Sperm quality is more heavily and more rapidly influenced by diet than previously thought, researchers at Linköping University have found.
The Swedish study, published in PLOS Biology, revealed rapid effects on sperm mobility when healthy, young male participants consumed a high-sugar diet.
"We see that diet influences the motility of the sperm... our study has revealed rapid effects that are noticeable after one to two weeks," head of the study and senior lecturer in the university's Department of Clinical and Experimental Medicine, Anita Öst, said in a press release.
The study was initiated to investigate whether consuming high amounts of sugar affects RNA fragments in human sperm.
Scientists have speculated that RNA fragments may be involved in epigenetic phenomena - the changing of gene expression, even when the DNA sequence is not altered. In some cases, these changes can lead to properties being transferred from a parent to their child via the sperm or egg. It is too early to say whether RNA fragments are involved in epigenetic phenomena in humans.
The researchers examined 15 non-smoking young men, who each followed a specific diet for two weeks. Their food, provided by the scientists, was based on the Nordic Nutrition Recommendations for healthy eating - with one exception.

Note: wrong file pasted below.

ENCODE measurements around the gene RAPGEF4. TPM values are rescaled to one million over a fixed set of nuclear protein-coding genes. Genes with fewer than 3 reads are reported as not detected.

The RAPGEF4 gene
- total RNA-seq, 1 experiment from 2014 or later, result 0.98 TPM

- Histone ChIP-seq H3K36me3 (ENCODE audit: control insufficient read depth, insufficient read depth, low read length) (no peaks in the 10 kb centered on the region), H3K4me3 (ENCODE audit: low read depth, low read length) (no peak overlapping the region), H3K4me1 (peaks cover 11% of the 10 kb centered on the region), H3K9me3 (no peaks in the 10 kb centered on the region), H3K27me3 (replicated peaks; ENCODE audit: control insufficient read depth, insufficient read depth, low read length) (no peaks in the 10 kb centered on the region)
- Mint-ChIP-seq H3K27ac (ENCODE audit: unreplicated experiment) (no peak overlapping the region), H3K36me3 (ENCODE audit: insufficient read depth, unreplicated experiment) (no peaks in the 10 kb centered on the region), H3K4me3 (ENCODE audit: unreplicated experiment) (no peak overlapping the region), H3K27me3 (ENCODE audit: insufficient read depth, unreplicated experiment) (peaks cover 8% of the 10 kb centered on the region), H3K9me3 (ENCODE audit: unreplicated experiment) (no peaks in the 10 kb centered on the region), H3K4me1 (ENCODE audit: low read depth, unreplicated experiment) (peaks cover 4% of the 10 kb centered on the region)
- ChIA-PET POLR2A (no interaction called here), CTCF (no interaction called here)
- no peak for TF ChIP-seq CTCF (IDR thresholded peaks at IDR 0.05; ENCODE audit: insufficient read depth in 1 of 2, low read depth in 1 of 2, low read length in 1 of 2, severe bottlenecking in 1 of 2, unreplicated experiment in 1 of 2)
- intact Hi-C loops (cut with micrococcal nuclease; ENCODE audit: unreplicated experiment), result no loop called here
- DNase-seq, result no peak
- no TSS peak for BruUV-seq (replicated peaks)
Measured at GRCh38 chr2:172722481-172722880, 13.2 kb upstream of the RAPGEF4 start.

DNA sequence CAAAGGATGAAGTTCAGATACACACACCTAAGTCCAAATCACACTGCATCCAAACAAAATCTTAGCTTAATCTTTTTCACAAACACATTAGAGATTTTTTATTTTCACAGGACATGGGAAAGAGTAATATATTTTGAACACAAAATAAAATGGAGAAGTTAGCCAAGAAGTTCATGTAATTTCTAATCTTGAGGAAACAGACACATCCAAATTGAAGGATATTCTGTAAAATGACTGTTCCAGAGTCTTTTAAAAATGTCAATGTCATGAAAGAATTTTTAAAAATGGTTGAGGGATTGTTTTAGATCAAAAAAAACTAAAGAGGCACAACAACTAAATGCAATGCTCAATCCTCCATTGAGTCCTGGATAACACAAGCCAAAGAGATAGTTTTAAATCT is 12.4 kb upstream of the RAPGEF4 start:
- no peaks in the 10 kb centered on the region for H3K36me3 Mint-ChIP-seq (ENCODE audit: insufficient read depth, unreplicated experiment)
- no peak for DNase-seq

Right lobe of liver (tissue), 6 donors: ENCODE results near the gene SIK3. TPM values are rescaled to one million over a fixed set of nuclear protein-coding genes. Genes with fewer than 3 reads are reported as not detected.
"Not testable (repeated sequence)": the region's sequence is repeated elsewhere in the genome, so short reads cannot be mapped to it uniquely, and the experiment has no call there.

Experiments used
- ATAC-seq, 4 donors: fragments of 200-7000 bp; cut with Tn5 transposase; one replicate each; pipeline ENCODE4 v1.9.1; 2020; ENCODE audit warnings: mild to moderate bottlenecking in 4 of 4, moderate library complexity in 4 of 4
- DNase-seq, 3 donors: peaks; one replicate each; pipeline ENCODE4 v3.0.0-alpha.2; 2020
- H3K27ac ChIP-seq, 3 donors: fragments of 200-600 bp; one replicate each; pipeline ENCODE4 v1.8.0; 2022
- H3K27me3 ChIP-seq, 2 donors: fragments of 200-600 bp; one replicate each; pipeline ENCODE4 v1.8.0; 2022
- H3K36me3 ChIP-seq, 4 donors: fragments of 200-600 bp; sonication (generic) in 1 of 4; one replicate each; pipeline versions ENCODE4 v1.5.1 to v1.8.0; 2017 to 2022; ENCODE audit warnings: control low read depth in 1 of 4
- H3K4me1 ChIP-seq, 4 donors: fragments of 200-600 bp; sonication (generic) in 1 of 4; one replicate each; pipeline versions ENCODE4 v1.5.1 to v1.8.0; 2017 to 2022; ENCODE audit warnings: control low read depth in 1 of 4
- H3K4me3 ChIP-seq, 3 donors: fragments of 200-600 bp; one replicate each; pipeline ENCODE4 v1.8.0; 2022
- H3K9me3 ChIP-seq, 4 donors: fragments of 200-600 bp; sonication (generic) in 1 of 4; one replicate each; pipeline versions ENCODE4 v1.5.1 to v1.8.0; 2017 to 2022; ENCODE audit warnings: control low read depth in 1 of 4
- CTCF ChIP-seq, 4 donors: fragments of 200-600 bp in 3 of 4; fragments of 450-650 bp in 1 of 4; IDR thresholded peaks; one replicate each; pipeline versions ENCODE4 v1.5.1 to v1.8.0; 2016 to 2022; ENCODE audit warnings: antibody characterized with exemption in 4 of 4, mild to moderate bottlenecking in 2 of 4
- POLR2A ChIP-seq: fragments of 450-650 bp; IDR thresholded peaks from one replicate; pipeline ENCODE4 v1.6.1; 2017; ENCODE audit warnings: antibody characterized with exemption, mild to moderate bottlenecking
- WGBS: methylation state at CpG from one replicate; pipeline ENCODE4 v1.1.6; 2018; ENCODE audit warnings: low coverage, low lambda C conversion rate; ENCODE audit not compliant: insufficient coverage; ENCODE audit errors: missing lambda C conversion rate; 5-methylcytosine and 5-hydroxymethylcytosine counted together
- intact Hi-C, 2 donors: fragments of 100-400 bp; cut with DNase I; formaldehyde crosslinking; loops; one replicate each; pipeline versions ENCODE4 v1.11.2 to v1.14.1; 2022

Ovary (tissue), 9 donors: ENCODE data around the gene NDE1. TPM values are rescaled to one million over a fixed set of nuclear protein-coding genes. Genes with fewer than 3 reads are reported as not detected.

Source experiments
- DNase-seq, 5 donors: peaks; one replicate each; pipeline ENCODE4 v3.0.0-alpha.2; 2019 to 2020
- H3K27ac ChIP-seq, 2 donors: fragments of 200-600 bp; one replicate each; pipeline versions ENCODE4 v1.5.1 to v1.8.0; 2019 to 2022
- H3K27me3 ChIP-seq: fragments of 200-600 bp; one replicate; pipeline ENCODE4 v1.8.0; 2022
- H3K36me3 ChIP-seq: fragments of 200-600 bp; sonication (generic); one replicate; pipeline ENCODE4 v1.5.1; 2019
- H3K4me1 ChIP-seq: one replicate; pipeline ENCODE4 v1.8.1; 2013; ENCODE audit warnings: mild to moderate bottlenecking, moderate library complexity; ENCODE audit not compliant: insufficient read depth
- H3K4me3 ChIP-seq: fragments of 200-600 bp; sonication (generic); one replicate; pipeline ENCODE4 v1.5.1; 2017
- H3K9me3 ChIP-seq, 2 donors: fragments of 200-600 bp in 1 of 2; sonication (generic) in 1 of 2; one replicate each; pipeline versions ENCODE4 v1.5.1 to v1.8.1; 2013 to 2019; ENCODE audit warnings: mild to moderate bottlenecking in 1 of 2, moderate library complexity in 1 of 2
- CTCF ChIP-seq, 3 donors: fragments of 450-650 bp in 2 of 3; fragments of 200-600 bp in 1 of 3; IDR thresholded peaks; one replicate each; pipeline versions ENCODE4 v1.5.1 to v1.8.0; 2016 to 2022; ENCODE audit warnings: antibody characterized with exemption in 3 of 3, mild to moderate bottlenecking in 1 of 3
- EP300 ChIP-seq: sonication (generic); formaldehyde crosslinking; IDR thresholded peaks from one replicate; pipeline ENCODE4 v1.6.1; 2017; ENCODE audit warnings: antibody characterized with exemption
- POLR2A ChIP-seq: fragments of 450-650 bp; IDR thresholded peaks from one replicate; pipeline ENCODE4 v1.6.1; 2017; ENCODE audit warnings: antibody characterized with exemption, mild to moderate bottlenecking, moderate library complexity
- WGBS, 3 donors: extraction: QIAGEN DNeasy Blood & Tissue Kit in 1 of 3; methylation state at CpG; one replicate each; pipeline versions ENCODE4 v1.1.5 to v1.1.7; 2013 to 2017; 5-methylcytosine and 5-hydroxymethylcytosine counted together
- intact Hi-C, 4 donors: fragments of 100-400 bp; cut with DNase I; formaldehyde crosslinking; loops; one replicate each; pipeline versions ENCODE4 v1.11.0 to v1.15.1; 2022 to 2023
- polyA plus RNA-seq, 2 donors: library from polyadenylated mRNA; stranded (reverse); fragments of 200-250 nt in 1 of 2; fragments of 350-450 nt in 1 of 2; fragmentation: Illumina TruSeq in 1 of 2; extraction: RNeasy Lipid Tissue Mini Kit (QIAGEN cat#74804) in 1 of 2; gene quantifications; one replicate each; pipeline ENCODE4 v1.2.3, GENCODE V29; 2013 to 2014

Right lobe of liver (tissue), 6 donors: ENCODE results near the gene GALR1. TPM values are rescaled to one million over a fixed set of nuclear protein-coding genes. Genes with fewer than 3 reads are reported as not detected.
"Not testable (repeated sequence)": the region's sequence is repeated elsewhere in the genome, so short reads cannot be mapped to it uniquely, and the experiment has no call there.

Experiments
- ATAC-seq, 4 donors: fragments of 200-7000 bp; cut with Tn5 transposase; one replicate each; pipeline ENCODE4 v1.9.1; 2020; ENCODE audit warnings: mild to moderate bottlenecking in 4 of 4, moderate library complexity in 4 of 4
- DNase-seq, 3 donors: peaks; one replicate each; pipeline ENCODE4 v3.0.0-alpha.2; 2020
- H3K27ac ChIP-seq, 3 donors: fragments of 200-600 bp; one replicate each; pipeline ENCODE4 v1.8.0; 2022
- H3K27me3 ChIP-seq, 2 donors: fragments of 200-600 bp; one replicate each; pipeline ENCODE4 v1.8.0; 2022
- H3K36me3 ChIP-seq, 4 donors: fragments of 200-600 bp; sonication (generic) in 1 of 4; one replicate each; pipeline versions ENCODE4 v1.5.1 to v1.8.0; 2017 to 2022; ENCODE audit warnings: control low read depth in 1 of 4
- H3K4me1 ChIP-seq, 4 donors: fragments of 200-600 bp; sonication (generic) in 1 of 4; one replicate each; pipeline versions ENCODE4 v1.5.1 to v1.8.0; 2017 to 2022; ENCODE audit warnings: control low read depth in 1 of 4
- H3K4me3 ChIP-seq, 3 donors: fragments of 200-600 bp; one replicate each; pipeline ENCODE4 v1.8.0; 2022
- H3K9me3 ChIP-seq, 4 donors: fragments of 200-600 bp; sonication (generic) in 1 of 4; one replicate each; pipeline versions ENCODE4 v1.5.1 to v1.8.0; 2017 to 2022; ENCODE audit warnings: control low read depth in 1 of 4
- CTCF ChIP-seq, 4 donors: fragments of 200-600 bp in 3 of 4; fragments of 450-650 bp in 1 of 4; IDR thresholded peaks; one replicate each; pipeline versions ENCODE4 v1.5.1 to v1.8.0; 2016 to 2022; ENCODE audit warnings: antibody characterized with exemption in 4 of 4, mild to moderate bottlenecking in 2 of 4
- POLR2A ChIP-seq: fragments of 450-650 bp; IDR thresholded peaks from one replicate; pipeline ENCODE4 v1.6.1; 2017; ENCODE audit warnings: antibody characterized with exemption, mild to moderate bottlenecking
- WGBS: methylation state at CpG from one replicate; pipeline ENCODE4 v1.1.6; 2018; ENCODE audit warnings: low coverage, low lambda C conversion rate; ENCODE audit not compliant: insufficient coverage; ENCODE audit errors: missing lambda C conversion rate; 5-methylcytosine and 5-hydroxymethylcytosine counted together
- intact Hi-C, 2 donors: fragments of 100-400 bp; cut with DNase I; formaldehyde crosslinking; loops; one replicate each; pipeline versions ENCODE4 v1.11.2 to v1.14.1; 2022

During the second week, the researchers added high amounts of sugar - the equivalent of roughly 3.5 litres of fizzy drink or 450 grams of sweets per day.
The participants' health and sperm quality were investigated at the beginning of the study, at the end of the first week after following a healthy diet, and at the end of the second week in which they consumed high quantities of sugar.
At the start of the study, one third of the participants had low sperm motility - one of several factors that influence sperm quality. However, the sperm motility of all the men became normal throughout the study.
"The study shows that sperm motility can be changed in a short period and seems to be closely coupled to diet. This has important clinical implications," Öst said.
"We can't say whether it was the sugar that caused the effect, since it may be a component of the basic healthy diet that has a positive effect on the sperm."
Small RNA fragments, which are linked to the mobility of sperm, also changed.
The researchers are planning to continue investigating whether a link exists between RNA fragments in sperm and male fertility.
In a previous study, the scientists found that male fruit flies who consumed excess sugar shortly before mating tended to produce offspring which became overweight.
Similar studies on mice have suggested that RNA fragments play a role in these epigenetic phenomena that appear in the next generation. Large amounts of these fragments are found in the sperm of species including humans, fruit flies and mice.
So even if you tend to eat healthily during the year, feasting on a high-sugar diet over the festive period may be enough to alter your sperm quality.